House demolition riles neighbors, Historical Society

By Andrea Ray | Jul 27, 2017
The Captain Hammond House at 41 Main Street against the condominium proposal submitted for the same site. Photo by: Tanner Harding. Plan image courtesy of: Mike Russo

Marion — A historic house set for demolition has created a stir in Marion Village.

Marion Building Commissioner Scott Shippey recently granted a demolition permit to 41 Main Street LLC, the owner of the house at 41 Main Street in Marion. The developer, Mike Russo, intends to build a two-family condominium in the place of the historic house.

The house was built for eminent mariner Captain Stephen Hammond, and was completed in 1802.

Members of the Sippican Historical Society, along with several abutters, are concerned about the loss of the historic house, as well as the building of a condominium building that would distract from the historic village. “What the Historical Society is most concerned about,” wrote Historical Society member Judith Rosbe in an email, “is that the property owner could get a demolition permit without informing the abutters of the property.”

However, Russo said that restoring the house to its former glory would be prohibitively expensive. He stated in an email that the house is in a dilapidated condition, and an “extraordinary investment” would be required to restore it to its original appearance.

Furthermore, according to him, the house has not retained any of the historical elements that would make it a worthwhile preservation project. “To my knowledge, its age is [the house’s] only distinguishing historical quality,” he wrote in a letter to the Sippican Historical Society.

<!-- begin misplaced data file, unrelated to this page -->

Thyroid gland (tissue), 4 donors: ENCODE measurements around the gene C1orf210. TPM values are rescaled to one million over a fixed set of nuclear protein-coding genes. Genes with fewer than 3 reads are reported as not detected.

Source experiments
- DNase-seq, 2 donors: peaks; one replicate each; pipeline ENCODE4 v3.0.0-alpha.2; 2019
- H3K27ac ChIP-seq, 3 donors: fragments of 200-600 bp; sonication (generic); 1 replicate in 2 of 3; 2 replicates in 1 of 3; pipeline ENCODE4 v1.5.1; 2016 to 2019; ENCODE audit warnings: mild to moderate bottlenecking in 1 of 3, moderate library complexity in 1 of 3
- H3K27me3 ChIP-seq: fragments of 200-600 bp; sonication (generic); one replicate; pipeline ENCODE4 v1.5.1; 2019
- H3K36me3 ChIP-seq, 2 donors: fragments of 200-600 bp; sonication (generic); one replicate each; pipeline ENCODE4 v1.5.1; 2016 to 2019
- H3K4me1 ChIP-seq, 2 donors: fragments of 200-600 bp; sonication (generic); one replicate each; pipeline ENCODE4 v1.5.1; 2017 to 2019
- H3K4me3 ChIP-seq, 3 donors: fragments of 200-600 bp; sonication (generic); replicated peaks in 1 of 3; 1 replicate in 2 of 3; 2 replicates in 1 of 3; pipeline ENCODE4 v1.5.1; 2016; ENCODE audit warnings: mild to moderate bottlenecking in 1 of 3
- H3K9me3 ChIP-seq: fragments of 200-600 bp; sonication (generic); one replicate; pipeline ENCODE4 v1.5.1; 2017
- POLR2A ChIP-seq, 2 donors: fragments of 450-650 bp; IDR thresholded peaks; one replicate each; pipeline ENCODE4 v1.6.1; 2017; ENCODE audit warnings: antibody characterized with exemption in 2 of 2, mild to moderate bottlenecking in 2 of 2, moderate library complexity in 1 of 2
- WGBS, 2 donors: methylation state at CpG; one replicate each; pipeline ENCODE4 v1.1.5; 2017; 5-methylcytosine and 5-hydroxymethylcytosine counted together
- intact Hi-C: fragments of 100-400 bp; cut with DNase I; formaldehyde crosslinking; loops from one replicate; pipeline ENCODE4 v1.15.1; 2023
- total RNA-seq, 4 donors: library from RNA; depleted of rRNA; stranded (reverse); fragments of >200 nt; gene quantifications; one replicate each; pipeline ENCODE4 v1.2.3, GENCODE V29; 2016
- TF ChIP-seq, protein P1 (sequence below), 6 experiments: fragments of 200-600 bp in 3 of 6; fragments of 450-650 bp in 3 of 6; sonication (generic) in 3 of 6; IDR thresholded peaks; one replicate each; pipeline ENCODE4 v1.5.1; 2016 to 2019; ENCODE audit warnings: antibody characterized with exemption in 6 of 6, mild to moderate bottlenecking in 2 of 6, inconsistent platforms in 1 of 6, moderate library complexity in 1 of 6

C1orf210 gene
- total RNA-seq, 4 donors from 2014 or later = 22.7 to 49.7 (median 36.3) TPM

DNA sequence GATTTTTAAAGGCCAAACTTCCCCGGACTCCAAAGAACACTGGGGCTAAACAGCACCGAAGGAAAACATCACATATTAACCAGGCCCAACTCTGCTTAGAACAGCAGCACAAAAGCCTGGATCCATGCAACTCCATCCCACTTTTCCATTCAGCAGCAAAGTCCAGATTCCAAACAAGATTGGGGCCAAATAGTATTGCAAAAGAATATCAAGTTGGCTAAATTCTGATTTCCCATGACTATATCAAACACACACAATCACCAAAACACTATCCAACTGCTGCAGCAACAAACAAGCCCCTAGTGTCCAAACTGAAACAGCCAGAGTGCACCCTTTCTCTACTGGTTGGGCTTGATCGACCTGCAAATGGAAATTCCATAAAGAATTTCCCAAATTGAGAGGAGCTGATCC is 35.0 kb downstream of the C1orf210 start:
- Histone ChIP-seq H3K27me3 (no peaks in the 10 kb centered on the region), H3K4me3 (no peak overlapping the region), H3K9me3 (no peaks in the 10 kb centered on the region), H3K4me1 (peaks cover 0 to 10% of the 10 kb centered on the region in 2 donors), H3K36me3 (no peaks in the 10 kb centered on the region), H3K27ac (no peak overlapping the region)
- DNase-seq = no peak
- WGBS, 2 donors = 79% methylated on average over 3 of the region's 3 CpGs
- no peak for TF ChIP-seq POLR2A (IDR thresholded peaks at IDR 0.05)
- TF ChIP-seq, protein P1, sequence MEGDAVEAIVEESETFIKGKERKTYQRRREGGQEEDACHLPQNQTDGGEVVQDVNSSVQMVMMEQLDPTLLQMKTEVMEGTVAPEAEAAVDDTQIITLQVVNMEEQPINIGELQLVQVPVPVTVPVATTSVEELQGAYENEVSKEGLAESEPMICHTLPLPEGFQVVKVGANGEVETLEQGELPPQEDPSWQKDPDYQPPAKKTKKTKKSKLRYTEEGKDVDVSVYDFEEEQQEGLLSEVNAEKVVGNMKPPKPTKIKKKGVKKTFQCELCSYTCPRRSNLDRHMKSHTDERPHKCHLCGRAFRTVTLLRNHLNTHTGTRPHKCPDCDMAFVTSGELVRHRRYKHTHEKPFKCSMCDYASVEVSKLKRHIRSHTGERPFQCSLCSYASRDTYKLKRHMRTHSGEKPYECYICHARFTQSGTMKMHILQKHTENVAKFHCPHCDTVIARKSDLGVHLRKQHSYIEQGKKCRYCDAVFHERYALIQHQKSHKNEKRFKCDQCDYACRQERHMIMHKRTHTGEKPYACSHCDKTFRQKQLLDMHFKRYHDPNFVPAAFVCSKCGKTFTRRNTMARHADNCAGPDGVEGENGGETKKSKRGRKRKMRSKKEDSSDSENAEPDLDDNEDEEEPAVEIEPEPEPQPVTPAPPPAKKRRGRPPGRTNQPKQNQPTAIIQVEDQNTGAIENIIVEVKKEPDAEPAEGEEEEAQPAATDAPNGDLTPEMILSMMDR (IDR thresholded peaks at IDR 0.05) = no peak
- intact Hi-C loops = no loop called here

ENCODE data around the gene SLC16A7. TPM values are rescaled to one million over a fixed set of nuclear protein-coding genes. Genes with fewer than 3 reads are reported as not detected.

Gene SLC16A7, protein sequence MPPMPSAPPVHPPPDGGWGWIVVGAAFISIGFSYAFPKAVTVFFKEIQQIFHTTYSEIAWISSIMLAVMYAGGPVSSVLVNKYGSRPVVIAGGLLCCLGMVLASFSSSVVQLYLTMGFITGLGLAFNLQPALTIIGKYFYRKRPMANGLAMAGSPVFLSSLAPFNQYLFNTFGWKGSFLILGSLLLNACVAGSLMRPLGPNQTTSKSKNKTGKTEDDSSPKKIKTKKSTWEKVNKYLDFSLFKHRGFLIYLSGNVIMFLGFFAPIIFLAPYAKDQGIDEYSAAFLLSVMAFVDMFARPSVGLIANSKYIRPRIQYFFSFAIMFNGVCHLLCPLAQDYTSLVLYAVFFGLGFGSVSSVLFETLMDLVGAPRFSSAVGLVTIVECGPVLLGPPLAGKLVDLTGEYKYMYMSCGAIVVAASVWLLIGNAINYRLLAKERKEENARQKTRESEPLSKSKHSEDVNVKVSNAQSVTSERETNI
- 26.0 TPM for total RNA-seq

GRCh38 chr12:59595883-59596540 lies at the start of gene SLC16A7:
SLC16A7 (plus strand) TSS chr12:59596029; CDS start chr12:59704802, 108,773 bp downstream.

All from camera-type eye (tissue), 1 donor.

Russo also noted that the house had been for sale for five years, providing ample opportunity for anyone interested in restoring the house to step forward.

“There has been no indication that any party is interested in undertaking a heroic restoration effort and frankly I would be stunned if such a party could be found...the house will either be rebuilt to contemporary standards or will continue to rot until it requires demolition anyway,” he said.

To create plans for the condominium, Russo hired Marion architect Will Saltonstall to design the proposed building, a two story colonial-style house. "The design of the proposed new home was inspired directly by the architectural style of the existing residence and other early 1800’s period architecture on Main Street in Marion," Saltonstall said. "The design is composed of a simple two-story colonial building form at the street, with a one story form that extends off the rear of the home. The intent is to reproduce the historic scale, details, and qualities of the original building...We believe the proposed home will sit comfortably in the historic streetscape of buildings on Main Street and, when complete, will be perceived as a positive example of Marion Village architecture.

According to Rosbe, however, members of the Historical Society felt that the proposed design is not in keeping with the historic home already on the property.

Abutter Robert Darnton, of 42 Main Street, appealed the Building Demolition permit issued by Shippey on July 25. Darnton had been willing to suspend the appeal if Russo would either save the front of the home, or rebuild the home so that the front keeps with the style of the saltbox house already present. Russo was not willing to do so, and the appeal to Marion’s Zoning Board will stand. The appeal is expected to be discussed by the Zoning Board in August.

An emergency meeting of the Sippican Historical Society on July 24, in response to finding out about the demolition, yielded two results: the board opted to draft a Demolition Bylaw that it will ask Town Meeting to approve. The bylaw would require that notice be given to abutters of impending demolition.

The group is also attempting to get Marion Village named as a historical district. The Historical Society has attempted to get the village named a historical district twice in the past, but it was voted down both times. Creating a historical district would give the Historical Commission input on major changes made to buildings within that district, which residents disagreed with, Rosbe explained.

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